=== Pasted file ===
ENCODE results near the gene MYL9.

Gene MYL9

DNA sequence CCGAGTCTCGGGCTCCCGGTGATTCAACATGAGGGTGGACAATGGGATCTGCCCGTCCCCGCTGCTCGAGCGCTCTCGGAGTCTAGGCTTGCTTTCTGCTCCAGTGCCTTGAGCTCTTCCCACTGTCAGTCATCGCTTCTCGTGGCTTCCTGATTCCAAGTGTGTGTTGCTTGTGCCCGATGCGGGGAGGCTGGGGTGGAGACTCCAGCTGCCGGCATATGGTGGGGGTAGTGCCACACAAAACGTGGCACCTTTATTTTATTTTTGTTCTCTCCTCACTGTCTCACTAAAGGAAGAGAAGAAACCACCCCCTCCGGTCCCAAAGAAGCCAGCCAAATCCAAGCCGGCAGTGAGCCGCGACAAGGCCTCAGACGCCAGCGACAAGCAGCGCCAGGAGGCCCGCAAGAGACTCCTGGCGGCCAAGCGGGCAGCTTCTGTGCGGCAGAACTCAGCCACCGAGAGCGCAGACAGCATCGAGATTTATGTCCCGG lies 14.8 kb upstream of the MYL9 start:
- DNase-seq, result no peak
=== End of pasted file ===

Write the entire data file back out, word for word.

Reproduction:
ENCODE results near the gene MYL9.

Gene MYL9

DNA sequence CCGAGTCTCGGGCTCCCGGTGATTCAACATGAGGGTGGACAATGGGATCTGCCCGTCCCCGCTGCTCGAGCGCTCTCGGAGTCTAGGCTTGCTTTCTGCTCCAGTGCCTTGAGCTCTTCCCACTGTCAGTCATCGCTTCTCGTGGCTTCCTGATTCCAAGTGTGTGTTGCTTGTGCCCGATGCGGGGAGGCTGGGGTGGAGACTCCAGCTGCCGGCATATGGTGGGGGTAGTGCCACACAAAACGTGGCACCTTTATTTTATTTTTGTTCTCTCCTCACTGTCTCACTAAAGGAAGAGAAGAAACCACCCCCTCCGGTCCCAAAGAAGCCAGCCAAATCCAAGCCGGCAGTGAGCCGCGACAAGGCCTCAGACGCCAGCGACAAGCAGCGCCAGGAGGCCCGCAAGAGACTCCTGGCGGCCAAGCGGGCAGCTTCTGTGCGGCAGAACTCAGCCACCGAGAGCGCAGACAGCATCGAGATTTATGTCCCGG lies 14.8 kb upstream of the MYL9 start:
- DNase-seq, result no peak